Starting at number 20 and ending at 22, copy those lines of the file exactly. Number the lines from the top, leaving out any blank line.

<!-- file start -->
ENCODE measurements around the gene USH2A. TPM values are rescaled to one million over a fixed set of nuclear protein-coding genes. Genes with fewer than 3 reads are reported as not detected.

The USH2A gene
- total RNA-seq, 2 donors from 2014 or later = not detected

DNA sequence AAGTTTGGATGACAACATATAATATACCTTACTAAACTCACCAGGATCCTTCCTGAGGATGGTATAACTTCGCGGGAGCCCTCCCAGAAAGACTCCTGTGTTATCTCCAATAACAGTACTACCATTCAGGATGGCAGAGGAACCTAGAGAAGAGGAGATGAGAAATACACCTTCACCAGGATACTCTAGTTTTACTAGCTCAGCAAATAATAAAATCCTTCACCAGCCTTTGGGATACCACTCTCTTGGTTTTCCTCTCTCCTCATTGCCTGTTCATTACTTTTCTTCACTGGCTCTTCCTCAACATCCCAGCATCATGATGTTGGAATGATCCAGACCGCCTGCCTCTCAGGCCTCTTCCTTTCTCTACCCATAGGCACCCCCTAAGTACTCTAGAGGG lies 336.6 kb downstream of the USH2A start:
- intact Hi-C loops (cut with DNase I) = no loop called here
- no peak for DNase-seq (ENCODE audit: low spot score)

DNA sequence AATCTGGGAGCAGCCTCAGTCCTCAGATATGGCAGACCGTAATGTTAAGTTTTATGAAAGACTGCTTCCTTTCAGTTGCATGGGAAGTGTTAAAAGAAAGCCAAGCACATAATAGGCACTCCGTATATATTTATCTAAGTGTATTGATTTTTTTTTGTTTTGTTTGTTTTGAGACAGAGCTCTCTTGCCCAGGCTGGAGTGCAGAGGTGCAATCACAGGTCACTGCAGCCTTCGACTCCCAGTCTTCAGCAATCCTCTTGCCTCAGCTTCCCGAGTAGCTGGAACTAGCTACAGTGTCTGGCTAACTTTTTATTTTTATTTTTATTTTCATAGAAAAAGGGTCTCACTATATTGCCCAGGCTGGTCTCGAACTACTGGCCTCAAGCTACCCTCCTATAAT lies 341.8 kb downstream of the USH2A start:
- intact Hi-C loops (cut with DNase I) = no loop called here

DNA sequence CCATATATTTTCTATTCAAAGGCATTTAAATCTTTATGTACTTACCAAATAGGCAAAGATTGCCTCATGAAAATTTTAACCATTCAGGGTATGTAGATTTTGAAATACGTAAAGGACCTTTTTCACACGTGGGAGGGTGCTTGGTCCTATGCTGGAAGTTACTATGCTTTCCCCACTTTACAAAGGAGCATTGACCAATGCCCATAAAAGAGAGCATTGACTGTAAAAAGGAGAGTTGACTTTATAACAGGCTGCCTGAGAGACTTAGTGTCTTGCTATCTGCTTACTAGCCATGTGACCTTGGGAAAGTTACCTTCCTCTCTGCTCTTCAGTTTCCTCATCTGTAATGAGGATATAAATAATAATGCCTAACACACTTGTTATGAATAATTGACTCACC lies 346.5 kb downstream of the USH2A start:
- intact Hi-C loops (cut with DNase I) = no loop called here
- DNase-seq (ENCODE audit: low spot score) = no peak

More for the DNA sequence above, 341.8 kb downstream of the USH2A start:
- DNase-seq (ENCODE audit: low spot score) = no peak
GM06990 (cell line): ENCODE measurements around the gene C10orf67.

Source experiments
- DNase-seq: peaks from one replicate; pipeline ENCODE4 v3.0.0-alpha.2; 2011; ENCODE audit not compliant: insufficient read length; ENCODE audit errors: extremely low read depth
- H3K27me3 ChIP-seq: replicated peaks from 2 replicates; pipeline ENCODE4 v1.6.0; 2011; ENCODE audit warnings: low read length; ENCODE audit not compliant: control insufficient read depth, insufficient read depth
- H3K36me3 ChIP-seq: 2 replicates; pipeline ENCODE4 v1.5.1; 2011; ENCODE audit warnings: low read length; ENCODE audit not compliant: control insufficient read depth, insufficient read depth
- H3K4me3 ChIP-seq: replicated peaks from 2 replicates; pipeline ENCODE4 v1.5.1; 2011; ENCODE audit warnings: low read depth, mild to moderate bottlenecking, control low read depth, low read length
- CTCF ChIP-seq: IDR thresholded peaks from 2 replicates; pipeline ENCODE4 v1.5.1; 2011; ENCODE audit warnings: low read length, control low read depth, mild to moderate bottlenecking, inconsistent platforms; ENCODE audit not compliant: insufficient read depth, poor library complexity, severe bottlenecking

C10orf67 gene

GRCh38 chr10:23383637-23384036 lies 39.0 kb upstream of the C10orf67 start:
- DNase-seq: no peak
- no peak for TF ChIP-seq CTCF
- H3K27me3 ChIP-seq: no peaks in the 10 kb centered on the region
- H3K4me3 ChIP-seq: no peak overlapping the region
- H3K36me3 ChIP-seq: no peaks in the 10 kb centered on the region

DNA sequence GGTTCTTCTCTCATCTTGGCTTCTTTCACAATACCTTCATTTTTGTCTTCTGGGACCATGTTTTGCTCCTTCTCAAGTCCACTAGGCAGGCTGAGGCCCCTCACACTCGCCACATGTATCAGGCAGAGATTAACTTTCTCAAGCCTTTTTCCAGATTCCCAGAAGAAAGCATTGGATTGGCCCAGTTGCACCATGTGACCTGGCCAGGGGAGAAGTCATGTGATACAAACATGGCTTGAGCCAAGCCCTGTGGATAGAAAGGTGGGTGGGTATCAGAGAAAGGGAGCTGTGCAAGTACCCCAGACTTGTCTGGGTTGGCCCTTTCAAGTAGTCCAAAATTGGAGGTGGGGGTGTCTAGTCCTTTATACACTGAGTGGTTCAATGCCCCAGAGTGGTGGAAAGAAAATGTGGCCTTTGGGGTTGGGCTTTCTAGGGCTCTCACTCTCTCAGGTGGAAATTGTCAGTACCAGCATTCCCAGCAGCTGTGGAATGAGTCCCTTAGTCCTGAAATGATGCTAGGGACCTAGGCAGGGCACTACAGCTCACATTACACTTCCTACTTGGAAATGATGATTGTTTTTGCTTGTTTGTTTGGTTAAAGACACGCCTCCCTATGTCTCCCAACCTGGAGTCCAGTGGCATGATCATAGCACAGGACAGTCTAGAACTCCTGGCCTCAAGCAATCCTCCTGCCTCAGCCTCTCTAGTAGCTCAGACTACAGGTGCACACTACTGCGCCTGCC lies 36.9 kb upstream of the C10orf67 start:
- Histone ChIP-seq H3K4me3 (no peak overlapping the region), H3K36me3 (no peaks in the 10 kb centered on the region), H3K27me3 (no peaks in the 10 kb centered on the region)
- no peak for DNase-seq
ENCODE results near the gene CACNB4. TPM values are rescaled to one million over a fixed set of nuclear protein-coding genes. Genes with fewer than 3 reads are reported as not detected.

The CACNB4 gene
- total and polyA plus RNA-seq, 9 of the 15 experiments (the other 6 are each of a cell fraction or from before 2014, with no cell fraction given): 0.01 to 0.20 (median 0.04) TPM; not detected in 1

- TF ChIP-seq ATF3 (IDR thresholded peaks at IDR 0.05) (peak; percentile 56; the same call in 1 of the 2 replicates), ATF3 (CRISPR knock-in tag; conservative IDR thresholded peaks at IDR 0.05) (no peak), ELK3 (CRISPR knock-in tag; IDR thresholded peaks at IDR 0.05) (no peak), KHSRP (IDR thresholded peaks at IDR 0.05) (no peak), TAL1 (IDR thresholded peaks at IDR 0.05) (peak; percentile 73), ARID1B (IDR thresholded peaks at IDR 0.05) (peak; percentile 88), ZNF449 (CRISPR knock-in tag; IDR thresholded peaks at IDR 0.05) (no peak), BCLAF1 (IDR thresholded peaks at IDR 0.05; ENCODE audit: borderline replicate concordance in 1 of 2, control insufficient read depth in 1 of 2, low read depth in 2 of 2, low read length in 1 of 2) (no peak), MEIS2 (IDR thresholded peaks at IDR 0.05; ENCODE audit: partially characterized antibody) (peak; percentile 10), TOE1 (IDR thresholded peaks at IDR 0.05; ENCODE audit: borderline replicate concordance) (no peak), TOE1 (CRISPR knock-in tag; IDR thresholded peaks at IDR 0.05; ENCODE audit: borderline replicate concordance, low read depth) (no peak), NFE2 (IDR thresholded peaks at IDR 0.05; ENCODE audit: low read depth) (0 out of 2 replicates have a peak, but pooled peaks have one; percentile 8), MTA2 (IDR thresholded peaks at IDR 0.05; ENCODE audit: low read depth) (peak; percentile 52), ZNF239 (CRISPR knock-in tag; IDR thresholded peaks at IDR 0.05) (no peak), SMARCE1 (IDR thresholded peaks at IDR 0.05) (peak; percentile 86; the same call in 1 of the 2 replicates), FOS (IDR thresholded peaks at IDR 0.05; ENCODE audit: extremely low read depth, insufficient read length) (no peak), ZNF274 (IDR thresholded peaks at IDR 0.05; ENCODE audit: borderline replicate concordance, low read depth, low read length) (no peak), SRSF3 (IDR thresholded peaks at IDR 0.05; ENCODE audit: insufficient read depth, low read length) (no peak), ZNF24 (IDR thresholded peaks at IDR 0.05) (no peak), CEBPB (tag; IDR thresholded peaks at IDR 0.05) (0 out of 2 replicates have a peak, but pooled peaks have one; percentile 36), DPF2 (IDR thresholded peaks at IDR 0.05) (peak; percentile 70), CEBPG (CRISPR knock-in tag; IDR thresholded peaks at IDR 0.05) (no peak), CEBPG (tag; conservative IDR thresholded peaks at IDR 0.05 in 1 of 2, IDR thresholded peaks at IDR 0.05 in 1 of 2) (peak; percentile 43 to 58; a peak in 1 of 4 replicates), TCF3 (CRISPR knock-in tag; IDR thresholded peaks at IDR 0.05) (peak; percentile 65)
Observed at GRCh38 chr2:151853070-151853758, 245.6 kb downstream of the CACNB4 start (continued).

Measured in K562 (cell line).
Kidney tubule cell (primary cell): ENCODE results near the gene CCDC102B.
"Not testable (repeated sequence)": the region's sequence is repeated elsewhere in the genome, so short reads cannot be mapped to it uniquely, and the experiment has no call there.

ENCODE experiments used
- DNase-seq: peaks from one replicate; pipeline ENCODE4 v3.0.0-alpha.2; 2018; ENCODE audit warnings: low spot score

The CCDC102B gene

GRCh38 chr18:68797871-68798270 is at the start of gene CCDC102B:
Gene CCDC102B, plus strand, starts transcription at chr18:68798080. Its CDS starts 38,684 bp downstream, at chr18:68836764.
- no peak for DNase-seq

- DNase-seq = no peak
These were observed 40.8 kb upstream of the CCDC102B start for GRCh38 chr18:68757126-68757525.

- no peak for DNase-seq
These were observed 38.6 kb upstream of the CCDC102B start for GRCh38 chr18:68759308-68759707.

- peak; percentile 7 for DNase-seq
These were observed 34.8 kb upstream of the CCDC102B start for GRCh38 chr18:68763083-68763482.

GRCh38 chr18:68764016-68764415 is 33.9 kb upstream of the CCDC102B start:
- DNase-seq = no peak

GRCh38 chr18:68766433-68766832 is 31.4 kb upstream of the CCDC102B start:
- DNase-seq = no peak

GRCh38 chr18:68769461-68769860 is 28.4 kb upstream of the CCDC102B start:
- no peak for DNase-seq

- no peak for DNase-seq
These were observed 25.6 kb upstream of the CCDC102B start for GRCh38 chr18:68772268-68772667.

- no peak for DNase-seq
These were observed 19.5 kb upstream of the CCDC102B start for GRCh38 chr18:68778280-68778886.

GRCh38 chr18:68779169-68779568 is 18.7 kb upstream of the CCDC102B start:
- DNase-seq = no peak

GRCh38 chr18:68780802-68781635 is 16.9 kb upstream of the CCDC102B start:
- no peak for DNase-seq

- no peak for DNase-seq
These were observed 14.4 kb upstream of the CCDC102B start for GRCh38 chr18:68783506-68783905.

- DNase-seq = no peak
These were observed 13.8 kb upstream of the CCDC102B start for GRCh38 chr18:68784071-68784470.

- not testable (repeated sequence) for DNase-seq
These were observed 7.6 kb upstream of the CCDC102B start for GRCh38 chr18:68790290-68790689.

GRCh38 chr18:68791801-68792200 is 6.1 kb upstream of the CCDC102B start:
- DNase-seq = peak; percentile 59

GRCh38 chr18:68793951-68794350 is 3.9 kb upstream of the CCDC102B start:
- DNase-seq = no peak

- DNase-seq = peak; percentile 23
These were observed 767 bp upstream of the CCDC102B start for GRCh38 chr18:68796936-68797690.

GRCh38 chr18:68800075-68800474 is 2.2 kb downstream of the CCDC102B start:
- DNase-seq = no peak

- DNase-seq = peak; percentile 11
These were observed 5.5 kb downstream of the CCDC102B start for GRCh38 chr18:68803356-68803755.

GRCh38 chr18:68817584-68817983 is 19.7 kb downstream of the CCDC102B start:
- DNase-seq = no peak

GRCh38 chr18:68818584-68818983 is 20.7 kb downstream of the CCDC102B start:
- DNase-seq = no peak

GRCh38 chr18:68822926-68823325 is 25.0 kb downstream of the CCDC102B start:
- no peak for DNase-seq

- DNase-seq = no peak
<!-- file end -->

- CTCF ChIP-seq: IDR thresholded peaks from 2 replicates; pipeline ENCODE4 v1.5.1; 2011; ENCODE audit warnings: low read length, control low read depth, mild to moderate bottlenecking, inconsistent platforms; ENCODE audit not compliant: insufficient read depth, poor library complexity, severe bottlenecking

C10orf67 gene

GRCh38 chr10:23383637-23384036 lies 39.0 kb upstream of the C10orf67 start: